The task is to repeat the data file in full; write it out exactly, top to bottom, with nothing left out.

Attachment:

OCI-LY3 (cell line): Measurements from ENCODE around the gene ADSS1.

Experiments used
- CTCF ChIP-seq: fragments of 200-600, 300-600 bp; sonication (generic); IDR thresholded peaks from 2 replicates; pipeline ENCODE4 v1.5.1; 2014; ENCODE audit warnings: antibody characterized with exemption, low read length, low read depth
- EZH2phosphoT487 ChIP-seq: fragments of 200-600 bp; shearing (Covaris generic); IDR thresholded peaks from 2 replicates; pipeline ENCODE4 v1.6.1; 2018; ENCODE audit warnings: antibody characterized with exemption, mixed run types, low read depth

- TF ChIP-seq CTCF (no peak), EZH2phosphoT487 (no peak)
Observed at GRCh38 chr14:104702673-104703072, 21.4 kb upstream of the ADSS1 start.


OCI-LY3 (cell line): Measurements from ENCODE around the gene ADSS1.

Experiments used
- CTCF ChIP-seq: fragments of 200-600, 300-600 bp; sonication (generic); IDR thresholded peaks from 2 replicates; pipeline ENCODE4 v1.5.1; 2014; ENCODE audit warnings: antibody characterized with exemption, low read length, low read depth
- EZH2phosphoT487 ChIP-seq: fragments of 200-600 bp; shearing (Covaris generic); IDR thresholded peaks from 2 replicates; pipeline ENCODE4 v1.6.1; 2018; ENCODE audit warnings: antibody characterized with exemption, mixed run types, low read depth

- TF ChIP-seq CTCF (no peak), EZH2phosphoT487 (no peak)
Observed at GRCh38 chr14:104702673-104703072, 21.4 kb upstream of the ADSS1 start.